Description of the Situation
This stage consists of preparing a synthesis of the problem and of its main components. It’s as if the analyst had to write a one-page article on the problem in an academic magazine. Such article must summarize the main aspects of the problem, the relevant variables to be analyzed, the possible solution alternatives and the possible approaches to find a solution.
This stage involves the following steps:
Expressed problem situation: One must identify and describe the main aspects of the problem, the main actors or agents involved, and the most important relationships among them. Usually, the relationships among actors must be expressed through variables. This includes differentiating decision variables from random variables or sources of uncertainty, when analyzing the problem.
Generation of alternatives: Based on the analysis produced during the previous step, one must describe the decision alternatives (or solution alternatives) of the problem. Normally, it is necessary to consult with the decision makers and/or the people that are most familiar with the problem under analysis, in order to generate the decision alternatives that will be taken into account in the decision-making model.
Scope of the analysis (objective formulation): In this step, one must clearly state the problem to be solved, the objectives to be reached and the possible limitations of the analysis.
Identification of models and tools: Based on the prior analysis, and after reading and reviewing the literature available on the problem under analysis, one must identify precisely the models and tools to be used to evaluate the various decision alternatives. This step is very important for the analysis process, since this is where we define the type of information required to analyze the problem and to build the decision-making model(s). At this point we must know what type of model (or models) we will use and the possible order in which we will use them. Normally we choose one or several models such as Decision Trees, Influence Diagrams, Bayesian Networks, Analytic Hierarchy Process, Optimization and Simulation, among others. Sometimes, rather than designing a precise model, what we must design is a specific methodology to analyze the problem, which may include several steps and involve various models and analysis tools.
Obtaining the information
During this stage of the methodology, based on the identification of relevant variables and the selection of the models to be used, we must collect all the information and the data required to analyze the problem and to populate the models.
Model formulation and construction
Conceptual structuring of the model: The idea here is to place the problem in a conceptual model, adequately representing the decision-making process, its relevant variables, the decision-making criteria and the alternatives to be evaluated. A good conceptual model is the fundamental basis of a good quantitative model. As mentioned above, many decision-making problems require developing a relatively complex model or methodology, which will in turn require the use of different types of models. In this latter case, the conceptual model must accurately reflect the sequence in which the various models will be used, and their role during the various stages of the analysis.
Detailed construction of the model and description of its variables: This is the detailed construction of the model, incorporating the various relevant variables and the decision alternatives, usually resorting to the use of specialized decision-making software such as DPL, Expert Choice, Hugin and Crystal Ball, or optimization, simulation and statistical analysis programs.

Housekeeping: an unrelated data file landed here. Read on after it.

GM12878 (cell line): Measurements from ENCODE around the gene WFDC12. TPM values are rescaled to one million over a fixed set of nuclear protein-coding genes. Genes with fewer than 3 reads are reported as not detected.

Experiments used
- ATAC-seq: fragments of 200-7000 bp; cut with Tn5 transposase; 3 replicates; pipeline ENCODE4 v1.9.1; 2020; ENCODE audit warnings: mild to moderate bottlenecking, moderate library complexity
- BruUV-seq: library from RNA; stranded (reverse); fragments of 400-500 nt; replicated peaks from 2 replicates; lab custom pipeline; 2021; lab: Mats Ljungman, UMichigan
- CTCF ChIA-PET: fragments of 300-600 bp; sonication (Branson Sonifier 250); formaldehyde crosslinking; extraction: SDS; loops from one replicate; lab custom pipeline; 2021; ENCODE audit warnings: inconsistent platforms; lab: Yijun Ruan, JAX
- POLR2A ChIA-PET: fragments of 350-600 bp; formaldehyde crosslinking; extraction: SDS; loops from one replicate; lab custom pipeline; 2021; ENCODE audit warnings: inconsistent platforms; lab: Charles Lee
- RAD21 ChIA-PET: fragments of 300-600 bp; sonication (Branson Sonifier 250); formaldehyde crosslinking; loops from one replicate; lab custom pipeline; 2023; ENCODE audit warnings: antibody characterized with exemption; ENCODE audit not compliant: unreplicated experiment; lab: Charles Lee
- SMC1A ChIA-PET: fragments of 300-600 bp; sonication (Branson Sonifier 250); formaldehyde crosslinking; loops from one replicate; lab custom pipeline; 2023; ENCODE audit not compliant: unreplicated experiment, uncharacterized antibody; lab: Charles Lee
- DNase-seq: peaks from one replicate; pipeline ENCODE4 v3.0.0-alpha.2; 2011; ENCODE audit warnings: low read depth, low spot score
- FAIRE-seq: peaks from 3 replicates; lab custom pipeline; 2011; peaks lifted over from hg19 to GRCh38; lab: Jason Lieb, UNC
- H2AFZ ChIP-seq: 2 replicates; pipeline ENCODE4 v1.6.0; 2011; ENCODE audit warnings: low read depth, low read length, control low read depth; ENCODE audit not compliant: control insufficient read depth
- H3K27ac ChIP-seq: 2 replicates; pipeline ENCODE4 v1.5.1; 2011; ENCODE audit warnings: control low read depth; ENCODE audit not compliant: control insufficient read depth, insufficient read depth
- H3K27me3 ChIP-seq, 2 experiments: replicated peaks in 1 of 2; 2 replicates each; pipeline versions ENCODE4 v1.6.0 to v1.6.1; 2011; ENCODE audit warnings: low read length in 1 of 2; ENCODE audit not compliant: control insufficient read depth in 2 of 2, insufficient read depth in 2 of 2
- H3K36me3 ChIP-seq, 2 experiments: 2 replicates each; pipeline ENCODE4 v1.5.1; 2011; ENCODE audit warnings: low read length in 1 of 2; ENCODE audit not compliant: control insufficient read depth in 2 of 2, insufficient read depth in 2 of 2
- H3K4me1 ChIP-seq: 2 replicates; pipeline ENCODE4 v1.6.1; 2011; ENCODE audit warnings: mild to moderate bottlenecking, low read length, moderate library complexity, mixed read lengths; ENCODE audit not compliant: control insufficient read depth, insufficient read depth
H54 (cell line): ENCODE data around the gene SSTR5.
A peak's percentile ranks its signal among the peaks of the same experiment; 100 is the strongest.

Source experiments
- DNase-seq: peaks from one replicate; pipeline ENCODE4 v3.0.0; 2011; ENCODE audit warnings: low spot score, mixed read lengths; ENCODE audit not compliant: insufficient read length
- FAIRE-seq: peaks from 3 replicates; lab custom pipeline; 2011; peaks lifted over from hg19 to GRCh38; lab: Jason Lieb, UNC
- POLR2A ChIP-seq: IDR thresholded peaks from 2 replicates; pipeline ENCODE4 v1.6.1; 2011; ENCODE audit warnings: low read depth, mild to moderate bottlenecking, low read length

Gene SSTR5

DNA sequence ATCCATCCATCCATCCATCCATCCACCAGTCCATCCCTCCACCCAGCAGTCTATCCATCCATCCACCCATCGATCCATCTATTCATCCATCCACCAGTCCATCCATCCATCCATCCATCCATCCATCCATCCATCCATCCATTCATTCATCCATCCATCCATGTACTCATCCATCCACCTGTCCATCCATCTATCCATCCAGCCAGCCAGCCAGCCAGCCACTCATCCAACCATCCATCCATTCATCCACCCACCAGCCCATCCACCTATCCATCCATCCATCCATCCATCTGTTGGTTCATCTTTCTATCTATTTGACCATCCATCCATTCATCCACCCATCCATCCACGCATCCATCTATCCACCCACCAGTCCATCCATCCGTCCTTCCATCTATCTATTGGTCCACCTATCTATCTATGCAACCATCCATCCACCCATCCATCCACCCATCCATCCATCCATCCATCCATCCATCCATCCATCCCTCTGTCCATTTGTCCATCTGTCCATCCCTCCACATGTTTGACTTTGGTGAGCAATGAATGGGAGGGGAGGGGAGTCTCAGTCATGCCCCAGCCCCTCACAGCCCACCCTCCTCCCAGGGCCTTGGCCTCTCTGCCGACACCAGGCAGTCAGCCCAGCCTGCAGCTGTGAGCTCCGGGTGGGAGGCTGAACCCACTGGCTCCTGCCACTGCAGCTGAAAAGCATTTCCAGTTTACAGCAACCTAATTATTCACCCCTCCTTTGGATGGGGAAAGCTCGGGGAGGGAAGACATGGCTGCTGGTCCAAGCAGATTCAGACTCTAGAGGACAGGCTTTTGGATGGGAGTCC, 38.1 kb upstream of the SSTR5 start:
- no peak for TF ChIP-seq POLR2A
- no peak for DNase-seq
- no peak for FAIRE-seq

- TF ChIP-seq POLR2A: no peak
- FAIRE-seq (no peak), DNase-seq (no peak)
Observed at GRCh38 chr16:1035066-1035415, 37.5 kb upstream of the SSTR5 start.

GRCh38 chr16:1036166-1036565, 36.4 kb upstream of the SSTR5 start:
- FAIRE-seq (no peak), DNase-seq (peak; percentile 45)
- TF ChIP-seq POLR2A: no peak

Conceptual interpretation of the model: In decision analysis problems, it is key for the decision-evaluation models to have a clear conceptual interpretation of the persons involved in the problem. It is necessary to understand that decision-making models are above all models designed to serve as support for decision-making. Thus, in practice, it makes no sense to develop cryptic models that select alternatives but which do not allow for an easy interaction between the analysts and the decision makers.
Validation of the model: It may seem a commonplace, but it is very important to verify whether the model is working in the right direction, whether it allows for an appropriate formulation of the logic behind the decision-making process, and whether it incorporates the most important variables of the problem.
Obtaining and analyzing results
Selecting the best alternatives: Once the final model is satisfactory because it adequately represents the decision-making problem, we proceed to produce the results of the evaluation, identifying the best decision alternative(s) or the best solution(s) to the problem.
Analysis of final alternatives: Once the alternatives are evaluated, we must use the results produced by the model to identify the strengths and weaknesses of each alternative.
Additional Clarifications on the Use of the Methodology
Complexity of the reality: Organizations’ actual problems are normally highly complex, due to the huge amount of aspects involved, the diversity of the relationships among the actors, the multiple objectives that must be covered simultaneously, the specific characteristics of the decision-making team and the little availability of relevant information, among other things. So in practice, the models representing decision-making processes are usually a gross simplification of reality. When structuring and analyzing a decision-making problem, it is important to seek a compromise between building a reasonable simple model and adequately representing the problem. Exaggerating the level of detail when designing a model can lead to the impossibility to complete its design, usually due to the difficulty to specify the variables or the relationships among them, or to the impossibility to obtain excessively detailed information. On the other hand, an over-simplification of the problem that must be analyzed may lead to building models that describe the problem very poorly and, in this case, they are not a good support for decision-making. In summary, a good model is that which is capable of incorporating the most relevant aspects and variables of the problem, satisfactorily representing the decision-making process and its logical sequence, and producing results capable of becoming an actual support for the decision-making process.